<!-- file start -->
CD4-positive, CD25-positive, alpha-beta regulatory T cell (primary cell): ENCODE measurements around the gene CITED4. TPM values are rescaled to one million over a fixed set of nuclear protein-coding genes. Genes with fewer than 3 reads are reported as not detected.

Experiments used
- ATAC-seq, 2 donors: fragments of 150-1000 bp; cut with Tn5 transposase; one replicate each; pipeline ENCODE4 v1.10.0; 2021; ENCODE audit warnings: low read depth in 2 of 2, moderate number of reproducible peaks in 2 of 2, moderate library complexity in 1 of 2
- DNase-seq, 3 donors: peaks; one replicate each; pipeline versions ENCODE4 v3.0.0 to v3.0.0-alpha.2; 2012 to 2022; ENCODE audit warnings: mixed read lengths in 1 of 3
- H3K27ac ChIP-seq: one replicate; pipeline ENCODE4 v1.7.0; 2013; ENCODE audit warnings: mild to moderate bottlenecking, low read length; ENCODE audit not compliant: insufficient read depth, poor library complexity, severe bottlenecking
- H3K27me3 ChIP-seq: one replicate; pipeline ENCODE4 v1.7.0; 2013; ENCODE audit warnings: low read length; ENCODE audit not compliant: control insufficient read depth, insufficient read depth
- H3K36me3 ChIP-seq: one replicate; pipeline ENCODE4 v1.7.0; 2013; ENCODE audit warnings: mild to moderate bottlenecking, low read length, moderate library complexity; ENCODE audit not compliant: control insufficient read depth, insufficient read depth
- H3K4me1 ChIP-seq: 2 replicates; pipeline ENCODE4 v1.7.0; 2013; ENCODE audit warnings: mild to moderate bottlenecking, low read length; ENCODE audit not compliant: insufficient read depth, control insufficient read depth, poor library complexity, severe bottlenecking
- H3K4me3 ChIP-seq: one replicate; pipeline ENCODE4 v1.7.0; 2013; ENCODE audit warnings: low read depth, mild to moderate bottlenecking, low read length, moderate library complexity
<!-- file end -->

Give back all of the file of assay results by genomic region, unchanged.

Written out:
CD4-positive, CD25-positive, alpha-beta regulatory T cell (primary cell): ENCODE measurements around the gene CITED4. TPM values are rescaled to one million over a fixed set of nuclear protein-coding genes. Genes with fewer than 3 reads are reported as not detected.

Experiments used
- ATAC-seq, 2 donors: fragments of 150-1000 bp; cut with Tn5 transposase; one replicate each; pipeline ENCODE4 v1.10.0; 2021; ENCODE audit warnings: low read depth in 2 of 2, moderate number of reproducible peaks in 2 of 2, moderate library complexity in 1 of 2
- DNase-seq, 3 donors: peaks; one replicate each; pipeline versions ENCODE4 v3.0.0 to v3.0.0-alpha.2; 2012 to 2022; ENCODE audit warnings: mixed read lengths in 1 of 3
- H3K27ac ChIP-seq: one replicate; pipeline ENCODE4 v1.7.0; 2013; ENCODE audit warnings: mild to moderate bottlenecking, low read length; ENCODE audit not compliant: insufficient read depth, poor library complexity, severe bottlenecking
- H3K27me3 ChIP-seq: one replicate; pipeline ENCODE4 v1.7.0; 2013; ENCODE audit warnings: low read length; ENCODE audit not compliant: control insufficient read depth, insufficient read depth
- H3K36me3 ChIP-seq: one replicate; pipeline ENCODE4 v1.7.0; 2013; ENCODE audit warnings: mild to moderate bottlenecking, low read length, moderate library complexity; ENCODE audit not compliant: control insufficient read depth, insufficient read depth
- H3K4me1 ChIP-seq: 2 replicates; pipeline ENCODE4 v1.7.0; 2013; ENCODE audit warnings: mild to moderate bottlenecking, low read length; ENCODE audit not compliant: insufficient read depth, control insufficient read depth, poor library complexity, severe bottlenecking
- H3K4me3 ChIP-seq: one replicate; pipeline ENCODE4 v1.7.0; 2013; ENCODE audit warnings: low read depth, mild to moderate bottlenecking, low read length, moderate library complexity